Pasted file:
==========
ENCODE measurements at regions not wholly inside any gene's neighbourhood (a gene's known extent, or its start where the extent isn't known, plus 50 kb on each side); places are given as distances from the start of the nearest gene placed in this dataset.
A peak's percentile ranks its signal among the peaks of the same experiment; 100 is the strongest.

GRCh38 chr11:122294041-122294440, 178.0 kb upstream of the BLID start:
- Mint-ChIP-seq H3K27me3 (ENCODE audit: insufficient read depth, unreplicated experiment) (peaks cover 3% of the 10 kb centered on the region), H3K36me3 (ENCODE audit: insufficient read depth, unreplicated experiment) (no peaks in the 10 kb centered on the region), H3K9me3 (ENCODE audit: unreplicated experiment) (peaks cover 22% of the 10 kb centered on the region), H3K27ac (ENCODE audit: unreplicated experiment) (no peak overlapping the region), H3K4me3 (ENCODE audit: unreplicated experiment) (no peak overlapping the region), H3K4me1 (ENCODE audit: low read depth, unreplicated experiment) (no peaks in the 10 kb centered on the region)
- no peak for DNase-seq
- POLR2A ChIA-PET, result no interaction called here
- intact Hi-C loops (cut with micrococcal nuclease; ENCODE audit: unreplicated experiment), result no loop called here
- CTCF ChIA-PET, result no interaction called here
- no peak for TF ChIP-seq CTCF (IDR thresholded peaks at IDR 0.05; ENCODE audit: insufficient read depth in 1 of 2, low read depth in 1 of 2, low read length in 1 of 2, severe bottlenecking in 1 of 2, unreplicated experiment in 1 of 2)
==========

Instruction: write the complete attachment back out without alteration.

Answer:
ENCODE measurements at regions not wholly inside any gene's neighbourhood (a gene's known extent, or its start where the extent isn't known, plus 50 kb on each side); places are given as distances from the start of the nearest gene placed in this dataset.
A peak's percentile ranks its signal among the peaks of the same experiment; 100 is the strongest.

GRCh38 chr11:122294041-122294440, 178.0 kb upstream of the BLID start:
- Mint-ChIP-seq H3K27me3 (ENCODE audit: insufficient read depth, unreplicated experiment) (peaks cover 3% of the 10 kb centered on the region), H3K36me3 (ENCODE audit: insufficient read depth, unreplicated experiment) (no peaks in the 10 kb centered on the region), H3K9me3 (ENCODE audit: unreplicated experiment) (peaks cover 22% of the 10 kb centered on the region), H3K27ac (ENCODE audit: unreplicated experiment) (no peak overlapping the region), H3K4me3 (ENCODE audit: unreplicated experiment) (no peak overlapping the region), H3K4me1 (ENCODE audit: low read depth, unreplicated experiment) (no peaks in the 10 kb centered on the region)
- no peak for DNase-seq
- POLR2A ChIA-PET, result no interaction called here
- intact Hi-C loops (cut with micrococcal nuclease; ENCODE audit: unreplicated experiment), result no loop called here
- CTCF ChIA-PET, result no interaction called here
- no peak for TF ChIP-seq CTCF (IDR thresholded peaks at IDR 0.05; ENCODE audit: insufficient read depth in 1 of 2, low read depth in 1 of 2, low read length in 1 of 2, severe bottlenecking in 1 of 2, unreplicated experiment in 1 of 2)